Saturday, 18 October 2014

JOHN: 1:35-39

St. John Paul in his Apostolic Letter Tertio Millennio Adveniente teaches this about the grace-gift and mystery of time: The fullness of time coincides with the mystery of the Incarnation of the Word, of the Son who is of one being with the Father, and with the mystery of the Redemption of the world. [para.1]….Christ, true God and true man, Lord of the cosmos, is also the Lord of history, of which He is “the Alpha and the Omega” [Rv.1:8], “the beginning and the end” [Rv.21:6]. In Him the Father has spoken the definitive word about mankind and its history. [para.5]….Time is indeed fulfilled by the very fact that God in the Incarnation, came down into human history. [para.9]

St. John the Evangelist himself revels again and again the above grace and mystery of time from the very first words in the Prologue through his careful notation of days and hours within particular days and through his frequent emphasis of Jesus’ own awareness of  “My time..” [7:6] and “….this hour…” [12:27], for example.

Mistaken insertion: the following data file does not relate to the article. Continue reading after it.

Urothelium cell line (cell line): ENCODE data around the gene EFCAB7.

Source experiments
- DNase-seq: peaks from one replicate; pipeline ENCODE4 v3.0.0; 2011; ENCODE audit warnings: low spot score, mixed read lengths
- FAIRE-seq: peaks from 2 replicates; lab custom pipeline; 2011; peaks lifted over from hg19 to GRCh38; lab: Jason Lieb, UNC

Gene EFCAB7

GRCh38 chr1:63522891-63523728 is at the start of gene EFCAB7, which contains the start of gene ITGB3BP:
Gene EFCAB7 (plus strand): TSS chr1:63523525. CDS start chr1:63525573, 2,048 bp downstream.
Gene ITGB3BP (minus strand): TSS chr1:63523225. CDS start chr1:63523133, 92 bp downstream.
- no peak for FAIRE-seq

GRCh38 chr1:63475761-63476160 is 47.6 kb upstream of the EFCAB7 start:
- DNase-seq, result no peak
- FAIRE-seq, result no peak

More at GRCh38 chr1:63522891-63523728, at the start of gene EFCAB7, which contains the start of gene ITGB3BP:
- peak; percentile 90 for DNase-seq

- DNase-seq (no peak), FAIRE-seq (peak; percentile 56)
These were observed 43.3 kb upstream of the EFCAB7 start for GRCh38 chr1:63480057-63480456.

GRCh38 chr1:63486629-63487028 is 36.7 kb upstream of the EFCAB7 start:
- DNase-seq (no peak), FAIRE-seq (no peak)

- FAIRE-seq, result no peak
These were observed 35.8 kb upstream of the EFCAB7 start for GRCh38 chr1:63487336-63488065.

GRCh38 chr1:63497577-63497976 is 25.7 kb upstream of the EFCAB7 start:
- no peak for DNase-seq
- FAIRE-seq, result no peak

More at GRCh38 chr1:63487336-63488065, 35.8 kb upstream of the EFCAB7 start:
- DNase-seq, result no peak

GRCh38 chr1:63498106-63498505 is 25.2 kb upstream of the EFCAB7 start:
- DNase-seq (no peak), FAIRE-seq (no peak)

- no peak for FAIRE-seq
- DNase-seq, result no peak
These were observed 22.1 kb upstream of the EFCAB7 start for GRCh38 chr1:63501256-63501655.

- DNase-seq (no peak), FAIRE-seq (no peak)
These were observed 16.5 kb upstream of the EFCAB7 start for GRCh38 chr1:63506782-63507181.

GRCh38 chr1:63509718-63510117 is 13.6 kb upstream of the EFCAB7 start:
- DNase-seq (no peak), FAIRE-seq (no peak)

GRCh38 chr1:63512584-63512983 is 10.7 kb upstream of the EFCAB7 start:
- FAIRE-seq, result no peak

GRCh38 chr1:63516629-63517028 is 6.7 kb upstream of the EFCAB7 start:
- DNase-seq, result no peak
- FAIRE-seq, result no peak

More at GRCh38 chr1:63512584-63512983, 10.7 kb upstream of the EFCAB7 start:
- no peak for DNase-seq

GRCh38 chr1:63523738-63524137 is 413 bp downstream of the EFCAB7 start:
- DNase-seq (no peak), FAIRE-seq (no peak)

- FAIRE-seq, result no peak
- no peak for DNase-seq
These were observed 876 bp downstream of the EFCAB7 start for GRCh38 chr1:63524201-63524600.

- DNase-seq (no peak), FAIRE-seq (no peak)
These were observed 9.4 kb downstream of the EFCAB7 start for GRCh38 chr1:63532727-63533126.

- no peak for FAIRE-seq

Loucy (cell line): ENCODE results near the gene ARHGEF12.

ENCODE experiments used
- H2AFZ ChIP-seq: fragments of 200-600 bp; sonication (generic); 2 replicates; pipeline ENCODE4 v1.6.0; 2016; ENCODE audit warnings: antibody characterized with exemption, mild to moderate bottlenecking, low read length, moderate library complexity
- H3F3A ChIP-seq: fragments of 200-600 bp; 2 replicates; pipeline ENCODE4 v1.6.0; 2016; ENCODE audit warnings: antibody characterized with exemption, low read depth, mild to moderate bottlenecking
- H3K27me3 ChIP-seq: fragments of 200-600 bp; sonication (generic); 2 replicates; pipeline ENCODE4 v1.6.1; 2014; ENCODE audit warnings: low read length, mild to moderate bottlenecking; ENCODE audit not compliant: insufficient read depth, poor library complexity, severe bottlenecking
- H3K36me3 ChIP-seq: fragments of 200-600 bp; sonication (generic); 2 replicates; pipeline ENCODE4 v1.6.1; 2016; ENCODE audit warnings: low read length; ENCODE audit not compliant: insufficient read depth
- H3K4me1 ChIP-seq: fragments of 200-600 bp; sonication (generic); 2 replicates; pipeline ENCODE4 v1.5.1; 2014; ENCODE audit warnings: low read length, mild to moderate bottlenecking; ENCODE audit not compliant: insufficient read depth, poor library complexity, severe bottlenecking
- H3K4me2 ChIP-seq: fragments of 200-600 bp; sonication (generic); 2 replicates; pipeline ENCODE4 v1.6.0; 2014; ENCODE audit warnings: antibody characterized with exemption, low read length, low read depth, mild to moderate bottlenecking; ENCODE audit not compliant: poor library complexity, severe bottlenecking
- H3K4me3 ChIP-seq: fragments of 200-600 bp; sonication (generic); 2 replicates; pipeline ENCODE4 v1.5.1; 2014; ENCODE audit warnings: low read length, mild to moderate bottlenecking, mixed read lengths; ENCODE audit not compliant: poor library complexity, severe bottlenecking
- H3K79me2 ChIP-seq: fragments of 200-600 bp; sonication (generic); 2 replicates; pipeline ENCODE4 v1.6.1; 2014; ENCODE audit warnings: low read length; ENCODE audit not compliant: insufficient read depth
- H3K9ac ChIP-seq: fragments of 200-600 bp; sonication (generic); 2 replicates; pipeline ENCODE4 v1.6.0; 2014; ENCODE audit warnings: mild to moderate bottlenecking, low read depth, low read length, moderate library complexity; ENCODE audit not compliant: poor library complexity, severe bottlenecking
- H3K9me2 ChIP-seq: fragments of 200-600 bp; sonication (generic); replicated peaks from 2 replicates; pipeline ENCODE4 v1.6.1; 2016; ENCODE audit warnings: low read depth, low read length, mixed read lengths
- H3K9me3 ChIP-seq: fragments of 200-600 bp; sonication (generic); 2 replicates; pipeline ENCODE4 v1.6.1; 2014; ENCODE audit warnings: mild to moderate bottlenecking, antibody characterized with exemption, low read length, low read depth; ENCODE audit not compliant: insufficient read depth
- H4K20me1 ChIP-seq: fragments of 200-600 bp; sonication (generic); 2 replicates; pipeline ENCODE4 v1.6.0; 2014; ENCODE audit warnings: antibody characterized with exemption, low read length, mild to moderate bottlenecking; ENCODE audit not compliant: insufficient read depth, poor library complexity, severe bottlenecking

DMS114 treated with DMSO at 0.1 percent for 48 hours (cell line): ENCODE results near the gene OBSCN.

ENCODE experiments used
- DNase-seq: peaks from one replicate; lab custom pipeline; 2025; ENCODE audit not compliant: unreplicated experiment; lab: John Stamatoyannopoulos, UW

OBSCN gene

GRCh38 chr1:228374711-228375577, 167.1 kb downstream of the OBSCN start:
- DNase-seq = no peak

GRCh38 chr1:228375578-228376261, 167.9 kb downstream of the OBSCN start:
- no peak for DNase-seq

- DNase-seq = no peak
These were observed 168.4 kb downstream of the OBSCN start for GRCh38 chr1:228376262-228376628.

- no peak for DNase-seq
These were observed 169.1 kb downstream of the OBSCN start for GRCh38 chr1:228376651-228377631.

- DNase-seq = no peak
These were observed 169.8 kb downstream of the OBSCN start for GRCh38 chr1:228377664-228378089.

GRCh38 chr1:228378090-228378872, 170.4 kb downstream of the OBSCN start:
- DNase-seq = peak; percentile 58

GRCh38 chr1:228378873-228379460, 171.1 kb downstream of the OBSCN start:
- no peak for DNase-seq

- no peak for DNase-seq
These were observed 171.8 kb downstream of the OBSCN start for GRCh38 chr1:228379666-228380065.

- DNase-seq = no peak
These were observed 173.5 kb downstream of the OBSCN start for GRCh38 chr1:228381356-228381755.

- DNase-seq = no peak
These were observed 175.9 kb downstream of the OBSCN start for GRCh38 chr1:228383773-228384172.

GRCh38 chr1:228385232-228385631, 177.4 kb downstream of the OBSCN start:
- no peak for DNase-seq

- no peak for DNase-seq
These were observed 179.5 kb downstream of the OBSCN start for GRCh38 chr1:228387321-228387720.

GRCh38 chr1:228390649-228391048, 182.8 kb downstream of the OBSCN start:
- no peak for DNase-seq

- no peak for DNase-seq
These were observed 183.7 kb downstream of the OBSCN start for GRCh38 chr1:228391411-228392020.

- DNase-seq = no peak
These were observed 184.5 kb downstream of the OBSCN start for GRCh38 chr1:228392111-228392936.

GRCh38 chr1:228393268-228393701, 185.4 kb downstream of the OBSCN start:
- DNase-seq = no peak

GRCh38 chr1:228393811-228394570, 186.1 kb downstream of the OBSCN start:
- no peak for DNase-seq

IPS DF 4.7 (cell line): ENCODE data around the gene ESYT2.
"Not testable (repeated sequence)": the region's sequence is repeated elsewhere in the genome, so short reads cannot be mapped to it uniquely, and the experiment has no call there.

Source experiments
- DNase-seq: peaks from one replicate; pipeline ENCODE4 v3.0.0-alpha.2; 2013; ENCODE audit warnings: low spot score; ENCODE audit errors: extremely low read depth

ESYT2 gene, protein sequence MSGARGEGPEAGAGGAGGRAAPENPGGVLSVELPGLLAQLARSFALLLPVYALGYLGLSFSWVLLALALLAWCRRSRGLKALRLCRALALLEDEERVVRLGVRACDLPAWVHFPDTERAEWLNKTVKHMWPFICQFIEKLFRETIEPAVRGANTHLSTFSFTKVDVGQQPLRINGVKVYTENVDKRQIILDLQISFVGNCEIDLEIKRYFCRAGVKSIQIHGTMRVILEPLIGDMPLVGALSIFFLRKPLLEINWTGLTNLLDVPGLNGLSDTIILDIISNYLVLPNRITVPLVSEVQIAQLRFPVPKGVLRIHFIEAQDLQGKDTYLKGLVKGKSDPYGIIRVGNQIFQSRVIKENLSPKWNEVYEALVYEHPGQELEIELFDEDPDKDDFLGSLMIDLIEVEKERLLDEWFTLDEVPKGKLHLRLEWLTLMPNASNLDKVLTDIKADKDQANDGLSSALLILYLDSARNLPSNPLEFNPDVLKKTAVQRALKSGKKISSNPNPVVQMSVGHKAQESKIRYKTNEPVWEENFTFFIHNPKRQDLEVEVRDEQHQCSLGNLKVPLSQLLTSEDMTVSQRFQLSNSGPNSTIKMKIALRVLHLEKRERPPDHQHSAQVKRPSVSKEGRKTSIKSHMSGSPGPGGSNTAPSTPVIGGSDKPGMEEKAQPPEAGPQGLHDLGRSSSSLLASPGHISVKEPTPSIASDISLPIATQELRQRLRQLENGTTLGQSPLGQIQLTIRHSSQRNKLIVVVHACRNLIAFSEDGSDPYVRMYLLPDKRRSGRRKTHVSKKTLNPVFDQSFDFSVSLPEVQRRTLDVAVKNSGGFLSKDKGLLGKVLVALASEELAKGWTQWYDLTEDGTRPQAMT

Each of us, as Jesus Himself, is born within the ocean, carried on the river, of time. Born at a particular hour on a specific day within a defined decade contained inside such and such a century of, as with each moment of time, a unique and never to be repeated moment.

Contained also in the above is the specific season of the year and, since Christ’s establishment of the Church, rooted in the ancient Jewish tradition, that aspect of what is called the Liturgical Year: for us Christians it maybe be Advent, Christmas, Lent, Easter, Ordinary Time, the latter covering first the time between the end of Christmas time and Ash Wednesday or post Pentecost to the first Sunday of Advent.

Liturgical Time, also known as the Church Year, enhances chronological time by drawing us deeply into Christ’s own journey in time and deep into the events, in particular, of His public life, passion, death, resurrection, ascension and then the descent of the Holy Spirit, Pentecost.

Within the seasons of the Church year are celebrated also the feasts of Our Lady and the Saints, as we are invited into communion with our predecessors in the faith, learn from their example of the Gospel lived without compromise.